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Typically the adjective "bicameral" refers to a two-tiered or chambered legislature. In the United States, for instance, the lower house, the House of Representatives, provides representation according to the population of the given state. Illinois, for example, has more citizens in it than Wyoming, and hence more seats in the House. The upper chamber, or Senate, draws two representatives from each state, for a total of 100. That particular makeup of our national legislature was hammered out in the late 18th century as a compromise between that interests of small and large states, as well as between the Federalists (like Alexander Hamilton and those with little respect for the mob) and the anti-Federalists (like Thomas Jefferson who saw virtue as very largely a rural affair). The British legislative body is also bicameral, but it is distinguished by a different history, a more hierarchical (indeed monarchical) one. There is a people's house which is regularly undergoing coalition formation (no two-party system in Britain), known as the Commons, and a House of Lords, which has for long been a political sinecure of sorts. The real action, however, of British politics transpires in the House of Commons and the Prime Minister's office. Periodically, the prime minister appears before the House of Commons to take a drubbing known as "prime minister's questions." An American president is typically not subjected to such abuse, at least not to his face.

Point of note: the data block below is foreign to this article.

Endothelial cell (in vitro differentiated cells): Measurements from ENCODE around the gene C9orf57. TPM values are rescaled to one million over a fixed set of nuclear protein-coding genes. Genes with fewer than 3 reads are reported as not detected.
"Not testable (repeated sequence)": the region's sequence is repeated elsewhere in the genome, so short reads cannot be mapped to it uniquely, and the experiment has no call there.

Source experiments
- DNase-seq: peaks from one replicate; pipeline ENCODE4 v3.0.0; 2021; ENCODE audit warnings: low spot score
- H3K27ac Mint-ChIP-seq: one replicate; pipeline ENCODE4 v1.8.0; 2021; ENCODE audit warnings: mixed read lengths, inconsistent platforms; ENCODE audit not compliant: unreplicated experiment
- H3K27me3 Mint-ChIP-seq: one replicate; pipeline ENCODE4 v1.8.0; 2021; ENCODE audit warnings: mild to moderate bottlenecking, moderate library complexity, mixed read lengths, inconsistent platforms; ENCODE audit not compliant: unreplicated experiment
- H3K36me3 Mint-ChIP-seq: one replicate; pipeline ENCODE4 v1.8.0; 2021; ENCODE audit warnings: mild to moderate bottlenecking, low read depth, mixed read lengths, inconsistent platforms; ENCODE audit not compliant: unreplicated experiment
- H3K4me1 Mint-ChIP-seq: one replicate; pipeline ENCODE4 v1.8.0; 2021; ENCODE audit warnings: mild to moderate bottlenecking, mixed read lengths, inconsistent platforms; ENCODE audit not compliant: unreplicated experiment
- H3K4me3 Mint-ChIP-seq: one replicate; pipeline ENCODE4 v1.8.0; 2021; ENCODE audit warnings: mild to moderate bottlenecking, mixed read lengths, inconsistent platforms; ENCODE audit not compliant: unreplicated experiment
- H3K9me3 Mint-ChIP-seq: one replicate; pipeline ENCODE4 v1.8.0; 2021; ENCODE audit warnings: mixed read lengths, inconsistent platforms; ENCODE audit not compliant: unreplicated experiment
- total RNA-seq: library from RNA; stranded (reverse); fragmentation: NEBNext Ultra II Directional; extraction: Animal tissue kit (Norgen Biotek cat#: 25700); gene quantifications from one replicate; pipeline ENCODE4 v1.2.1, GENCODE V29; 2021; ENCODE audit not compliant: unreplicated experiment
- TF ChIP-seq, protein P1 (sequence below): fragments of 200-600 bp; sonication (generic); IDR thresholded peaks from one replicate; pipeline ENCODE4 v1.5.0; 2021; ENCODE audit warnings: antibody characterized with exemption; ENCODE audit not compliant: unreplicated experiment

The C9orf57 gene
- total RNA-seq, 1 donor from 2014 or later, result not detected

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Oct 1st, 2015
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